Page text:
Defendant, by way of reply, clarifies that it is undisputed that Daigneau voluntarily presented himself to VAMC-Togus on September 20, 1991 and was admitted into the 28-day PTSD program. Daigneau was discharged on October 18, 1991, the 28th day of treatment. Defendant also points out that the incident of October 17 where Daigneau threw the ashtray was quickly defused, Daigneau expressed remorse for his actions afterwards, and the incident does not reflect a threat toward Daigneau, his wife, any of the plaintiffs or the general public. Finally, defendant points out that Daigneau was not abandoned at the time of discharge. Rather, contact was made with the Lexington-VA concerning continuing outpatient treatment for Daigneau.
Defendant also contends that plaintiffs' theories of liability pled in the complaint are negligent discharge and negligent treatment. Defendant asserts that plaintiffs should be limited to those two theories absent amendment of their complaint.
A. Negligent Discharge
Defendant argues that the plaintiffs have attempted to distinguish this case from those which refused to impose a duty upon a psychiatrist to forcibly detain voluntary patients by mischaracterizing Daigneau's discharge as involuntary. Defendant contends that such a distinction is irrelevant, and plaintiffs have produced no case law drawing such a distinction.
Defendant also asserts that the allegation is factually inaccurate and unsupported by competent evidence. Defendant contends that the uncontroverted evidence establishes that after a brief outburst of temper just a few days before the expiration of his treatment program, Daigneau was offered the option of being transferred to the observation unit or being discharged and treated as an outpatient in Lexington. Plaintiffs have offered the affidavit of Herbert Clegg in support of the argument that Daigneau was not given this option of transfer to the observation unit. In his affidavit, Clegg relates conversations in which Daigneau allegedly asked to be put in the observation unit. Defendant argues that this statement is hearsay, and therefore is not evidence that would be admissible in evidence as required by Fed.R.Civ.P. 56(e). Furthermore, defendant points out that Clegg was discharged from VAMC-Togus on October 10, days before his purported conversations with Daigneau on October 16 and 17. Therefore, while the defendant acknowledges that credibility is not to be weighed in a summary judgment motion, the court is entitled to disregard patently erroneous factual allegations. Stedman v. Hoogendoorn, Talbot, 843 F. Supp. 1512, 1515 (N.D.Ill.1994).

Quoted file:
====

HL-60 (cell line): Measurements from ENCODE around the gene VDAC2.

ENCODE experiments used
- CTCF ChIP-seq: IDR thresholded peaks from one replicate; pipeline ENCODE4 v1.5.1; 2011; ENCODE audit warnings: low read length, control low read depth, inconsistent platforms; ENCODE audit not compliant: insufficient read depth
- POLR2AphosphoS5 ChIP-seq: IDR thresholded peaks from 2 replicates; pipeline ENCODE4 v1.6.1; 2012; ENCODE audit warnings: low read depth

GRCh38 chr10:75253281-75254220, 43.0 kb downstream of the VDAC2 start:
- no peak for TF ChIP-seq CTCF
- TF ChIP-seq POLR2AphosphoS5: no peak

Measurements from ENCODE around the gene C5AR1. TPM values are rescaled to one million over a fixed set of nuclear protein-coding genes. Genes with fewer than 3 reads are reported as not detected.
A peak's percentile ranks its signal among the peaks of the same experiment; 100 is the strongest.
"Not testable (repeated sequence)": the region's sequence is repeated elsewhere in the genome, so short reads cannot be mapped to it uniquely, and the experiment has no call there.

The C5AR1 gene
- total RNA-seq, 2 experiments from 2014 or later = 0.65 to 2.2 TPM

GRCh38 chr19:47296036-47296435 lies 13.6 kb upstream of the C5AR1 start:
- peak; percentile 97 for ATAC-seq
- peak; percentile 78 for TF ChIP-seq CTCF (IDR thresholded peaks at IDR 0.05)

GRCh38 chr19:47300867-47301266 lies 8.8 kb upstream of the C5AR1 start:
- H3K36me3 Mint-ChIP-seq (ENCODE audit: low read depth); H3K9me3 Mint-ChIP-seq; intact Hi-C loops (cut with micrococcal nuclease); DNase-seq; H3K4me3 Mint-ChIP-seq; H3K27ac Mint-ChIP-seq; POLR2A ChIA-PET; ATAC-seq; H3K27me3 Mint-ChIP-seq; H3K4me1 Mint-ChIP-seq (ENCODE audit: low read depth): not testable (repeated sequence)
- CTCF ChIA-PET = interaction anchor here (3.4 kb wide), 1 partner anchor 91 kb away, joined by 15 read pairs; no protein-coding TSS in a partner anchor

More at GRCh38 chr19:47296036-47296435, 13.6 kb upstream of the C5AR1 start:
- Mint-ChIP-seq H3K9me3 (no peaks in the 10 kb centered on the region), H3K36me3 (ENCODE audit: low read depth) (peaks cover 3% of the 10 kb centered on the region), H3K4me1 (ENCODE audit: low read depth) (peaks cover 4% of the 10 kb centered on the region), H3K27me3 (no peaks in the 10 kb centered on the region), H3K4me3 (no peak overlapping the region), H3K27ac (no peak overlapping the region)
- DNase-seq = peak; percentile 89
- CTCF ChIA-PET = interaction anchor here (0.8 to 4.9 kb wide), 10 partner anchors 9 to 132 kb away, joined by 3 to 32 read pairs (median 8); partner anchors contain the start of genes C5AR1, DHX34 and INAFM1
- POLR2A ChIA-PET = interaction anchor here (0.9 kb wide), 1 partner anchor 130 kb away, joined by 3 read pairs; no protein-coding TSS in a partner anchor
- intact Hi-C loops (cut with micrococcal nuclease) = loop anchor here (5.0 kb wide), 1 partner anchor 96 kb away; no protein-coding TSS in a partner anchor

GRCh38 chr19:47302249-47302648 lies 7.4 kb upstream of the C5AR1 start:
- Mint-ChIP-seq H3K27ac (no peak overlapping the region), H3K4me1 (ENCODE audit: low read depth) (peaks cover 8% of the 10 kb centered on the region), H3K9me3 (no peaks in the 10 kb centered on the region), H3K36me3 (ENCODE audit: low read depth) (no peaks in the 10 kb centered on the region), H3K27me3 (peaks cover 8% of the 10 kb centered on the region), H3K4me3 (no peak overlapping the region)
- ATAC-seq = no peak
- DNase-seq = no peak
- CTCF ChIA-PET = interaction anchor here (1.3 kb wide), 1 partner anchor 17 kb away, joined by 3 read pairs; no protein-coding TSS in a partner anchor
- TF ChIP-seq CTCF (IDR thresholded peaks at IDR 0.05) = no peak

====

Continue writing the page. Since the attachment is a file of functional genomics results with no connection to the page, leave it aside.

Defendant also asserts that it is uncontroverted that Daigneau was not a mentally ill person subject to involuntary commitment under Maine law. Defendant argues that it cannot be impressed with a duty to retain a voluntarily admitted patient in a program with which he is uncooperative. When Daigneau exhibited inappropriate behavior on October 17, defendant contends the only options available to VAMC-Togus were to discharge Daigneau, voluntarily admit him to the observation unit, or start involuntary commitment procedures. There was no contractual authority to retain Daigneau. Because Daigneau was not mentally ill, and therefore not eligible for involuntary commitment, the only two options left were discharge or transfer to the observation unit. Daigneau chose discharge.
B. Failure to Warn
Defendant notes that although plaintiffs' complaint does not contain an allegation of a failure to warn, plaintiffs have suggested such a violation in their memorandum. Therefore, because this suggestion is made in response to a motion for summary judgment, defendant contends that plaintiffs bear the burden of showing that such a duty arose, was owed to the plaintiffs by the defendants, and that it was a causative factor in the plaintiffs' injuries. A.I Root Co. v. Computer Dynamics, Inc., 615 F. Supp. 727 *1557 (N.D.Ohio, 1985), aff. 806 F.2d 673 (6th Cir. 1986) (plaintiff could not escape summary judgment in favor of defendants by raising alternative theory of recovery, but required to present evidence supporting alternative claim demonstrating existence of material fact).
Defendant argues that for an institution to be held liable for a duty to warn, there must be a credible threat to an identifiable victim. In this case, the plaintiffs were unknown to the personnel at VAMC-Togus. The only allegation of a threat by Daigneau against anybody is contained in Clegg's affidavit, which has been shown to be unreliable due to the fact that he was not even present at the institution when he claims he heard the threats. In any event, the only potential victim mentioned in the Clegg affidavit is Daigneau's wife, who is not a plaintiff in this action.